The World

Wall Street Journal: The World Is Falling Apart on Obama’s Watch

Firefighters extinguish fire from Baghdad’s historic Shorjah market after it was hit by two bomb blasts on Feb. 13, 2014, killing at least two people and wounding at least 11. 

Photo by AHMAD AL-RUBAYE/AFP/Getty Images

According to a news analysis by Jay Solomon and Carol Lee in the Wall Street Journal, the world is coming apart at the seams on Obama’s watch:

The breadth of global instability now unfolding hasn’t been seen since the late 1970s, U.S. security strategists say, when the Soviet Union invaded Afghanistan, revolutionary Islamists took power in Iran, and Southeast Asia was reeling in the wake of the U.S. exit from Vietnam.

In the past month alone, the U.S. has faced twin civil wars in Iraq and Syria, renewed fighting between Israel and the Palestinians, an electoral crisis in Afghanistan and ethnic strife on the edge of Russia, in Ukraine.

Off center stage, but high on the minds of U.S. officials, are growing fears that negotiations with Iran over its nuclear program could collapse this month, and that China is intensifying its territorial claims in East Asia.

Sen. John McCain (R., Ariz.), in a CNN interview Sunday, said the world is “in greater turmoil than at any time in my lifetime.” 

That list actually leaves out a few alarming current conflicts, including Libya, where violence is worsening, ongoing fighting and humanitarian catastrophes in the Central African Republic and South Sudan, the Pakistani military’s latest offensive in North Waziristan, and the worsening drug violence in Central America that’s the main cause of the current crisis at America’s southern border. 

All the same, as undeniably grim as the last month’s headlines have been, I think it’s worth questioning this narrative a bit. First of all, John McCain was alive during World War II and fought in Vietnam. And the article seems to fit into a pattern of odd conservative nostalgia for the simpler bygone era where the U.S. and Russia stood on the brink of nuclear annihilation. (The phrase “the U.S. has faced” also irks me, implying that the violence impacting millions of people should be seen primarily as a U.S. politcial issue.)

The recent historical high point in armed conflict was actually not the late 1970s but the early 1990s, the era of the Gulf War, Black Hawk Down, the wars prompted by the breakup of the Soviet Union and Yugoslavia, brutual civil wars in West and Central Africa, and the Rwandan genocide.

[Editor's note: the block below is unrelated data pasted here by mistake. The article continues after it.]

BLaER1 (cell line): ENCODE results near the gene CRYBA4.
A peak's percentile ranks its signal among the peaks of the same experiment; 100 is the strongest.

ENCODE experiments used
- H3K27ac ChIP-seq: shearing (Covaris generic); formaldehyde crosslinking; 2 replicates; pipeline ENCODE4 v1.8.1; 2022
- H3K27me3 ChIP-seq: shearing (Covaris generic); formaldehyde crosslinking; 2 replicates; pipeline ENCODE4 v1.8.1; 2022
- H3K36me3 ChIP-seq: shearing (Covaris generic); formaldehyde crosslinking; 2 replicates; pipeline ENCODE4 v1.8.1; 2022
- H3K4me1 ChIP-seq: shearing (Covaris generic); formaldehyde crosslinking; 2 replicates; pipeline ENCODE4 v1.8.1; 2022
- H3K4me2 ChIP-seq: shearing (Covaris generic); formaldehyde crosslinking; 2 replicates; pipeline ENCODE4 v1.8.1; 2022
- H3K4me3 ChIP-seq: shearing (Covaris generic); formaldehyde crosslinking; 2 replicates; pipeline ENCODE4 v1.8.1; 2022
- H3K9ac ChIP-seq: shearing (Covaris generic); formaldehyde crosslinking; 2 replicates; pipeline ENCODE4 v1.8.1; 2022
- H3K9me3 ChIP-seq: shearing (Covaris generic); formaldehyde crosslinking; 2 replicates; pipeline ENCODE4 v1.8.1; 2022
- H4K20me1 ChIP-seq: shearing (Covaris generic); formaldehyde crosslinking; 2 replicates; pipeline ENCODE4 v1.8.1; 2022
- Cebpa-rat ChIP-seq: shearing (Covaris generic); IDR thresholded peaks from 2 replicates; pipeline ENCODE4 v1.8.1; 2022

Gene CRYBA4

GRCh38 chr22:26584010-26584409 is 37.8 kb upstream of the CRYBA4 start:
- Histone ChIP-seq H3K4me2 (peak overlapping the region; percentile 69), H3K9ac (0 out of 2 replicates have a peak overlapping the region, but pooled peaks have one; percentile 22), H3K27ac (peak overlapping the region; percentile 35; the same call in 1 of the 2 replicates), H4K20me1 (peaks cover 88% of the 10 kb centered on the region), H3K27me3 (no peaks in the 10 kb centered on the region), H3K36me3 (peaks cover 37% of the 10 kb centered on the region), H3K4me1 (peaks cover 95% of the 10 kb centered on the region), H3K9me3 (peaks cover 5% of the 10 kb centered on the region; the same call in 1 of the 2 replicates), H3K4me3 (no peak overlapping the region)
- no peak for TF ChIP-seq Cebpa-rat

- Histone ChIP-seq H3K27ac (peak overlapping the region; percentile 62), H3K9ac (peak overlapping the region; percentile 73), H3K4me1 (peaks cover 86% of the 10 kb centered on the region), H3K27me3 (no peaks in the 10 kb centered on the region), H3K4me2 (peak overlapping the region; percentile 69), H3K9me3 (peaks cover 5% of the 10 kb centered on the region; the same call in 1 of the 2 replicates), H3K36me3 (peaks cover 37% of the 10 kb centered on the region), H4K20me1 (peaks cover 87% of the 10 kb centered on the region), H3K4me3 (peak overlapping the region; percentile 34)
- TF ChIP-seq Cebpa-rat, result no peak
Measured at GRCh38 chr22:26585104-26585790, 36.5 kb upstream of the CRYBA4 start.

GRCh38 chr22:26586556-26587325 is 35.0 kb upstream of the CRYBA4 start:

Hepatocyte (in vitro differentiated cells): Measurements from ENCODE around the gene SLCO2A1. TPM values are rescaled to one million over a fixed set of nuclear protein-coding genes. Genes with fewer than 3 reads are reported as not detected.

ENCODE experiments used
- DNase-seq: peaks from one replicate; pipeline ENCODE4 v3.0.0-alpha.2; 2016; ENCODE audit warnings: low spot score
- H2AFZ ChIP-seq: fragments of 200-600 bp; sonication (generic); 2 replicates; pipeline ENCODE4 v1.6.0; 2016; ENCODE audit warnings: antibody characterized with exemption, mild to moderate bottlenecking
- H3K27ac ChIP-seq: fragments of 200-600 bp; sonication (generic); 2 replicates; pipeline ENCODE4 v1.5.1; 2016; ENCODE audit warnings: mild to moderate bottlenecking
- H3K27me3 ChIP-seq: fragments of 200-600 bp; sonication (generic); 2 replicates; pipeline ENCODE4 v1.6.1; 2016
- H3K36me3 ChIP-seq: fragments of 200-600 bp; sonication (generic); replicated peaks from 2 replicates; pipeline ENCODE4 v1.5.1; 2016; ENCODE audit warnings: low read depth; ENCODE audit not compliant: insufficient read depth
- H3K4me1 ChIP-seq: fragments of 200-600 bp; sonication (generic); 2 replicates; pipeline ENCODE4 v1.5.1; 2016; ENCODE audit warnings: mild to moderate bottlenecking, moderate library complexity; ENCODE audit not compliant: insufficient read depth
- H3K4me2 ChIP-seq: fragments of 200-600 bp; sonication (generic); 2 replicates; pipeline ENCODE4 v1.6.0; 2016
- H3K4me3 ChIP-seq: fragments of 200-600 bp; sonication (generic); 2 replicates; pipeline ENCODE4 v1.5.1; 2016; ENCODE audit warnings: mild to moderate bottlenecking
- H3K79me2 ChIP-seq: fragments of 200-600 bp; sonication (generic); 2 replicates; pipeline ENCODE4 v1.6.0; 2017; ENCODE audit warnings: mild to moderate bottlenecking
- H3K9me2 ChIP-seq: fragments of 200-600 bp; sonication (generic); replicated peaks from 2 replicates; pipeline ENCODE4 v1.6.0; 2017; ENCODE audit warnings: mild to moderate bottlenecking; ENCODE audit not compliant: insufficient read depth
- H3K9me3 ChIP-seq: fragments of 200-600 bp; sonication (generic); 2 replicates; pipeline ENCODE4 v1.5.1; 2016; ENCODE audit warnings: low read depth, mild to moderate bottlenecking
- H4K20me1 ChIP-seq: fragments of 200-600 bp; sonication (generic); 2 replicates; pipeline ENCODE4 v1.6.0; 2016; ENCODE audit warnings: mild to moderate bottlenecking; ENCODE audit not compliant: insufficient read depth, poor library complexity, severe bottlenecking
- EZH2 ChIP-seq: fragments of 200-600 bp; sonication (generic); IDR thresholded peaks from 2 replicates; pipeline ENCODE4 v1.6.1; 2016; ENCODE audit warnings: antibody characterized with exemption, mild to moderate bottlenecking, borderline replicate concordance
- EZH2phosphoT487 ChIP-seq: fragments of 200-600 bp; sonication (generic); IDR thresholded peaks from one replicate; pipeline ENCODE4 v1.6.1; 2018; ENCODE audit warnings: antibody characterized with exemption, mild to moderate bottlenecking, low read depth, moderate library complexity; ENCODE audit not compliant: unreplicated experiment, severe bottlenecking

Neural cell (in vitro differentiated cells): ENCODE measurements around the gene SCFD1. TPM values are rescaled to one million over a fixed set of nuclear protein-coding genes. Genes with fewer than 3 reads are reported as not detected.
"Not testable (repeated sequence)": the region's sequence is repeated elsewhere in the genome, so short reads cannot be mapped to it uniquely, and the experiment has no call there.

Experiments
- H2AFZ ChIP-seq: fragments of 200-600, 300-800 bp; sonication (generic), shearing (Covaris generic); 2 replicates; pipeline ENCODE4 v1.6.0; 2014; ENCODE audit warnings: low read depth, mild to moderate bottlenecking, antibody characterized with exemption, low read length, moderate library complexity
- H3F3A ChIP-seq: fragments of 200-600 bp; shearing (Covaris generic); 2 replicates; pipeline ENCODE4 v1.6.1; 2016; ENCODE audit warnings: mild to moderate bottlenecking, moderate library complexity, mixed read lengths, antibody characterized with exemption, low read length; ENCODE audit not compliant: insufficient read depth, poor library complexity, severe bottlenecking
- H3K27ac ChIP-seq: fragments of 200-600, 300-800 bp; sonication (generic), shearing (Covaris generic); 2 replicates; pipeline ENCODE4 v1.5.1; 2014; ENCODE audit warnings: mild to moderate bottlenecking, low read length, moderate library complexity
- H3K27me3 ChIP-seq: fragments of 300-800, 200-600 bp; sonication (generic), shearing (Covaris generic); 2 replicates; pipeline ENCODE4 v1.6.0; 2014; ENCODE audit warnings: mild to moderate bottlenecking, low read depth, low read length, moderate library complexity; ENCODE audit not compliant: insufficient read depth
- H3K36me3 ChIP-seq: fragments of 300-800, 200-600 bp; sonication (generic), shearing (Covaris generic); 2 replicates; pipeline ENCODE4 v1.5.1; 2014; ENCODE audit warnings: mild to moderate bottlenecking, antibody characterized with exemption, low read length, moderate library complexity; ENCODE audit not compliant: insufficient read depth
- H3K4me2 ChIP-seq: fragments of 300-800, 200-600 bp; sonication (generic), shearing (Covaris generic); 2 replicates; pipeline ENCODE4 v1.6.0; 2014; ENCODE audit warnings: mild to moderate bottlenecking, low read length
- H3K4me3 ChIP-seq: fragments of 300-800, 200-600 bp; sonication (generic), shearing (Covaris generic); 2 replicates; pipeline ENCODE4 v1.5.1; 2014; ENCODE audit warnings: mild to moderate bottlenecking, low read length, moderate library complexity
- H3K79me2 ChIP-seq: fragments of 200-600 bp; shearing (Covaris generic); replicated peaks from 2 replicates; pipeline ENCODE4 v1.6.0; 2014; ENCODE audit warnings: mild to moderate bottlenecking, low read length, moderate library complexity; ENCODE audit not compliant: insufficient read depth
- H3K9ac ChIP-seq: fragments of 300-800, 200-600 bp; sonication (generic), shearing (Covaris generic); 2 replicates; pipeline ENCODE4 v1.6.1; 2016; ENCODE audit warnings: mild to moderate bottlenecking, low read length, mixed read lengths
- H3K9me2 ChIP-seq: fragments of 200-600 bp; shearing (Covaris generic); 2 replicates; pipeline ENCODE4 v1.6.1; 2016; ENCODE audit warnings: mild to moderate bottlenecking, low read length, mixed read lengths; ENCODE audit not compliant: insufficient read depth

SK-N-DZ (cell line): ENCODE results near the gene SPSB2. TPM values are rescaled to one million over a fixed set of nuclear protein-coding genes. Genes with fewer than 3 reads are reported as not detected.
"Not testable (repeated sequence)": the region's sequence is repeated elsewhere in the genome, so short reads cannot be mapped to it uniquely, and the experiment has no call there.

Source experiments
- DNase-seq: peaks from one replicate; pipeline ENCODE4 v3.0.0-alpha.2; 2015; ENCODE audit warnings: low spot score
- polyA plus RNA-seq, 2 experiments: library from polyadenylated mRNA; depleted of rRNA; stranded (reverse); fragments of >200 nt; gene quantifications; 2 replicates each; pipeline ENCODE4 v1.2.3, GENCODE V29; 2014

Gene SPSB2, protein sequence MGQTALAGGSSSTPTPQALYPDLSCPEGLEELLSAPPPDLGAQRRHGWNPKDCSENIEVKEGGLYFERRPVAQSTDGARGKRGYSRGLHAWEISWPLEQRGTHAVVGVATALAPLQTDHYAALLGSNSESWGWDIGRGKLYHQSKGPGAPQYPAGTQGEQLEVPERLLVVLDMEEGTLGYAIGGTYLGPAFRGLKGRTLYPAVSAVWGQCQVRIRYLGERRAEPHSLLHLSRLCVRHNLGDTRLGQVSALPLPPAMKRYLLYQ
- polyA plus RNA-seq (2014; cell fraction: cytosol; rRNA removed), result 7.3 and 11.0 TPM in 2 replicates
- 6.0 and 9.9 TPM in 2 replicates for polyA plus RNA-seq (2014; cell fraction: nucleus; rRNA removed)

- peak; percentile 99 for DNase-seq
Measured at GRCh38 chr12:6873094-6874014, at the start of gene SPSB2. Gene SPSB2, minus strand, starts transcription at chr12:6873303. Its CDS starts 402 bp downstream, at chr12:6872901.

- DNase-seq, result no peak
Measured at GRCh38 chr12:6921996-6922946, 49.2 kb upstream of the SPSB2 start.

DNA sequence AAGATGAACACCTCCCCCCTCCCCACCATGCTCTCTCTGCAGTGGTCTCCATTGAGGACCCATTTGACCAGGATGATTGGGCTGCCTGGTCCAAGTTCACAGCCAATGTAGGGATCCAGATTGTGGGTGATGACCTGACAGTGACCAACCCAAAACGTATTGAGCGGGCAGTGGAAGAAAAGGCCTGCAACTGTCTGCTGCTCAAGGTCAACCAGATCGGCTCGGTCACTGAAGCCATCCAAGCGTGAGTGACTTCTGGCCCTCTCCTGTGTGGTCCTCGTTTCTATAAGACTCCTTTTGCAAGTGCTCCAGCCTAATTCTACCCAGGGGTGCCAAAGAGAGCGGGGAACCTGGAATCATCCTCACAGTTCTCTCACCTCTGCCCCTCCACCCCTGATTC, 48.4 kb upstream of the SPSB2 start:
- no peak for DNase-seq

Is the world at its most unstable since that point? Well, perhaps. But it’s worth remembering that the mid-aughts included the worst years of violence in Iraq, the Darfur conflict, the Israel-Lebanon war, the Russian invasion of Georgia and numerous smaller conflicts. It wasn’t the most tranquil time.

As for the examples cited by the Journal to demonstrate a departure from the norm, the current Gaza crisis is not a new conflagration but the latest chapter of a grim and predictable years-old cycle of violence. The continuing (and recently worsening) violence in Ukraine is disturbing, but also remember that it hasn’t been all that long since Russia launched full-scale ground invasion of another country and fought a brutal war against separatists in Chechnya. The Iran nuclear talks do indeed seem to be stalled, but at the very least, the prospect of military conflict between the U.S. and Iran seems a lot less likely than it did just a few years ago.

The underlying critique in the Journal story is that a more muscular U.S. foreign policy would keep this wave of instability from spreading. “The renewed instability in Iraq and Afghanistan in recent weeks is rekindling criticism that the White House hasn’t pushed hard enough to maintain a U.S. military presence in these countries,” the authors write.

But in the case of Iraq, it’s worth remembering that what’s so disturbing right now is that violence is returning to levels not seen since the U.S. had troops on the ground there following its invasion of the country.

As for Afghanistan, the overall level of violence in the country remains grim, but it appears, according to reporting by the New York Times today, that some last-minute diplomatic intervention by the Obama administration at least temporarily defused an electoral crisis that risked plunging the country into civil war.

The situation in Syria is undeniably a historic catastrophe, almost solely responsible for the recent uptick in global battlefield deaths as well as main driver behind the disturbingly high population of refugees in the world right now. It’s also one area where I think the criticisms directed at the Obama administration’s tentative policy response are fair.

I think it’s a stretch for the president’s spokesman to say in response to the story that Obama’s actions have “substantially improved the tranquility of the of the global community.” I also don’t want to be Pollyannaish about the state of global conflict. The carnage in Syria could still metastasize and draw in more countries. We’re certainly nowhere near through with the after-effects of the upheavals that swept through the Middle East in 2011. A miscalculation could lead to one of China’s ongoing territorial disputes erupting into a shooting war. Fights over resources in a warming world could drive more instability.

There’s a lot to be worried about in the world right now, and the U.S. still has an important role to play in containing conflict. But from Central America to Libya to Iraq, American firepower doesn’t have a great recent record of promoting stability.